That should give you a little flavor of his style. He struck gold with a song he and his lover, Ronnie Wilkins, wrote that in 1968 became one of the biggest hits for Dusty Springfield. The song is "son of a preacher man," and was a masterpiece of writing and singing. You're all familiar with her version, so I'd like to play a version I also like by a gay artist named Cam Clarke, and I'll tell you more about him after the song.
Cam Clarke - son of a preacher man (1999)
Cam Clarke has had a varied career. His mother is Alyce King of The King Sisters, and as a child he found himself singing in The King Family, a popular group that had many TV specials in the 60s & 70s. In 1995 he sang this song:
Cam Clarke - we are one
No, that wasn't a gay pride song, it was Cam Clarke doing the voice of Simba from Walt Disney's "Lion King II: Simba's Pride." Clarke is a much-in-demand voice over actor, with a slew of animated credits such as Leonardo in "The Teenage Mutant Ninja Turtles" and in TV cartoons such as "The Tick" and "Gargoyles." But I'm more interested in Clarke because of the CD he released last year called "Inside Out." It got a GLAMA nomination for debut album of the year and is excellent. I want to play perhaps my favorite song from it, which may remind you a little of "son of a preacher man." It's called "Palamino Road."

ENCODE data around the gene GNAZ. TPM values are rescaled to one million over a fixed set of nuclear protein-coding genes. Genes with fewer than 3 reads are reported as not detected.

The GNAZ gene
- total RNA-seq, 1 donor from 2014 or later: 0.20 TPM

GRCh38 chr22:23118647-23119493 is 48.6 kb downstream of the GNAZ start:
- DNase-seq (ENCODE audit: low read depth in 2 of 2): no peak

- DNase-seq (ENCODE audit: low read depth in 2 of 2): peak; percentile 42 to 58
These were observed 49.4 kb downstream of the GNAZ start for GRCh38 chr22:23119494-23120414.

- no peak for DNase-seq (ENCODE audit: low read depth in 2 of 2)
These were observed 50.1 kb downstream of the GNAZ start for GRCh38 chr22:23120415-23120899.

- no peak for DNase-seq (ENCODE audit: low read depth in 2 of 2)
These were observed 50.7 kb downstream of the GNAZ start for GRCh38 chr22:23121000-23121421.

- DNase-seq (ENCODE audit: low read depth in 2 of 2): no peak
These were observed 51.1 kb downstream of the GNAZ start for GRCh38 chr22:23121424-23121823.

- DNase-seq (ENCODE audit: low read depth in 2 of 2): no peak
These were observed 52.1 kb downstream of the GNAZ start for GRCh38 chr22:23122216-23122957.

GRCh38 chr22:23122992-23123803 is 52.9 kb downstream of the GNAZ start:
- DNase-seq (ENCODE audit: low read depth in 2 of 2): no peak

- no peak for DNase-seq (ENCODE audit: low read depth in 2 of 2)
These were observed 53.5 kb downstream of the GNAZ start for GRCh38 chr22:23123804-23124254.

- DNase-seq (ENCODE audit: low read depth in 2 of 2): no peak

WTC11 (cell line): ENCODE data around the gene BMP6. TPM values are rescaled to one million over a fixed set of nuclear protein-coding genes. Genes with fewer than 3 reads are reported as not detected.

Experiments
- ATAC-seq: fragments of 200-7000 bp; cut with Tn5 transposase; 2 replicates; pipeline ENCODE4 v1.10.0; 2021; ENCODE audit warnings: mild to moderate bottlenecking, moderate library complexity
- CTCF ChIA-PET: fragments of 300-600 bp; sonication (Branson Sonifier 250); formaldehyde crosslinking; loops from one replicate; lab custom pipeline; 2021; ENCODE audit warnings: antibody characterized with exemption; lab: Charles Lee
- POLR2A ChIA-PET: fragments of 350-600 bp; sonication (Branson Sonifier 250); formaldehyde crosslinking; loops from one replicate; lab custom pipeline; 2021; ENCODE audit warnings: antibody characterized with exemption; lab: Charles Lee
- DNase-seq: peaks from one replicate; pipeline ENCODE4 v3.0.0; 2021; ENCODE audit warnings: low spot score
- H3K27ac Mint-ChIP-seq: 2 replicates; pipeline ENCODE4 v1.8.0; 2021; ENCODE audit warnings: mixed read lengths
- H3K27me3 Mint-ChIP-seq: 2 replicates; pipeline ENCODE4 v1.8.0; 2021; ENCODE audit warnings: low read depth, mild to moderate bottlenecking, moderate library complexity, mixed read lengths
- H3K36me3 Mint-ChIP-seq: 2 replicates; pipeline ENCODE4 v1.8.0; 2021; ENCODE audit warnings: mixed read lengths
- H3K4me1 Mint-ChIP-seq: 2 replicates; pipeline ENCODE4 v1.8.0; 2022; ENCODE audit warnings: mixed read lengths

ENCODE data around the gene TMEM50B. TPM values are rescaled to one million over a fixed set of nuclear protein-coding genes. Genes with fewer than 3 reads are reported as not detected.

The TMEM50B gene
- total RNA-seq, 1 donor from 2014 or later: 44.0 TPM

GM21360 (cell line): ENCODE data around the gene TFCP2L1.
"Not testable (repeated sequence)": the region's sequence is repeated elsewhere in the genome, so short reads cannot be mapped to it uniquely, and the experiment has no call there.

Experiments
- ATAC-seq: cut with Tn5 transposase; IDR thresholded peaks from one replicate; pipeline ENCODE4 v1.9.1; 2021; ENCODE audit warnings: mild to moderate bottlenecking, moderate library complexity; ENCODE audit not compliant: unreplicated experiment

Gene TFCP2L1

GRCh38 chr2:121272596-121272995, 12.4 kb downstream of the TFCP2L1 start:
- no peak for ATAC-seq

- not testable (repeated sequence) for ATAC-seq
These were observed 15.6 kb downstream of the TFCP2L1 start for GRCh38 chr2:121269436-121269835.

Cam Clarke - palamino road (1999)
Again, that was Cam Clarke, singing "palamino road" from his album "Inside Out."
This would be a good time to take a
break and remind you that you are listening to Queer
From "Lovers": celebrate (1974)
What you just heard was called "celebrate"
and it starts off a set of songs from gay musicals of the past. That
was from a fairly obscure musical from 1974. I'm kind of surprised
an album was even released for it. The play was called "Lovers,"
and the subtitle was "the musical hit that proves it's no longer
sad to be gay." Next up is a ballad from the 1977 musical "Joseph
McCarthy Is Alive and Living In Dade County." That play was obviously
referring to the Anita Bryant campaign, and the song I picked is sung
by Gerrard Wagner and is called "who have you loved today."
And I'm following it with Brad Whitaker singing "my leviticus."